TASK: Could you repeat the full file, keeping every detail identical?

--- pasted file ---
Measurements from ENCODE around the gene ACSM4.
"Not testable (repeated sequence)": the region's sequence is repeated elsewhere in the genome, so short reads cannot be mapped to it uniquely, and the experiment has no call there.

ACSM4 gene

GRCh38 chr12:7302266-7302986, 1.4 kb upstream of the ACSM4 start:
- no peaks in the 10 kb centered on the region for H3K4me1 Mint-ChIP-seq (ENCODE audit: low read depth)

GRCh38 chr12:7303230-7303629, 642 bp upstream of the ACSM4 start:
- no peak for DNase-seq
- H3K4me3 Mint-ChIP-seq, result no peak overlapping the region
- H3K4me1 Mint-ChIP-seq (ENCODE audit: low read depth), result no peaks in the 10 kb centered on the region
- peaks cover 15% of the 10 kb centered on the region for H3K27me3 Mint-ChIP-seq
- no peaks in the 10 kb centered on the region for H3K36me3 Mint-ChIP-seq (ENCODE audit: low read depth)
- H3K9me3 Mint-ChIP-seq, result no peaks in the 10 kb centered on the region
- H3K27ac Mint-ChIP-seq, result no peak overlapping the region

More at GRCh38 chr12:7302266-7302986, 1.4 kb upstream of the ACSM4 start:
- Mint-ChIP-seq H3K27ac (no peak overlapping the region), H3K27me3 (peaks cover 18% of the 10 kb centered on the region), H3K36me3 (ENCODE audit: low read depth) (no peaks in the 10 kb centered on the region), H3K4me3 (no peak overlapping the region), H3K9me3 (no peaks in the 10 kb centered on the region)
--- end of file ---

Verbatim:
Measurements from ENCODE around the gene ACSM4.
"Not testable (repeated sequence)": the region's sequence is repeated elsewhere in the genome, so short reads cannot be mapped to it uniquely, and the experiment has no call there.

ACSM4 gene

GRCh38 chr12:7302266-7302986, 1.4 kb upstream of the ACSM4 start:
- no peaks in the 10 kb centered on the region for H3K4me1 Mint-ChIP-seq (ENCODE audit: low read depth)

GRCh38 chr12:7303230-7303629, 642 bp upstream of the ACSM4 start:
- no peak for DNase-seq
- H3K4me3 Mint-ChIP-seq, result no peak overlapping the region
- H3K4me1 Mint-ChIP-seq (ENCODE audit: low read depth), result no peaks in the 10 kb centered on the region
- peaks cover 15% of the 10 kb centered on the region for H3K27me3 Mint-ChIP-seq
- no peaks in the 10 kb centered on the region for H3K36me3 Mint-ChIP-seq (ENCODE audit: low read depth)
- H3K9me3 Mint-ChIP-seq, result no peaks in the 10 kb centered on the region
- H3K27ac Mint-ChIP-seq, result no peak overlapping the region

More at GRCh38 chr12:7302266-7302986, 1.4 kb upstream of the ACSM4 start:
- Mint-ChIP-seq H3K27ac (no peak overlapping the region), H3K27me3 (peaks cover 18% of the 10 kb centered on the region), H3K36me3 (ENCODE audit: low read depth) (no peaks in the 10 kb centered on the region), H3K4me3 (no peak overlapping the region), H3K9me3 (no peaks in the 10 kb centered on the region)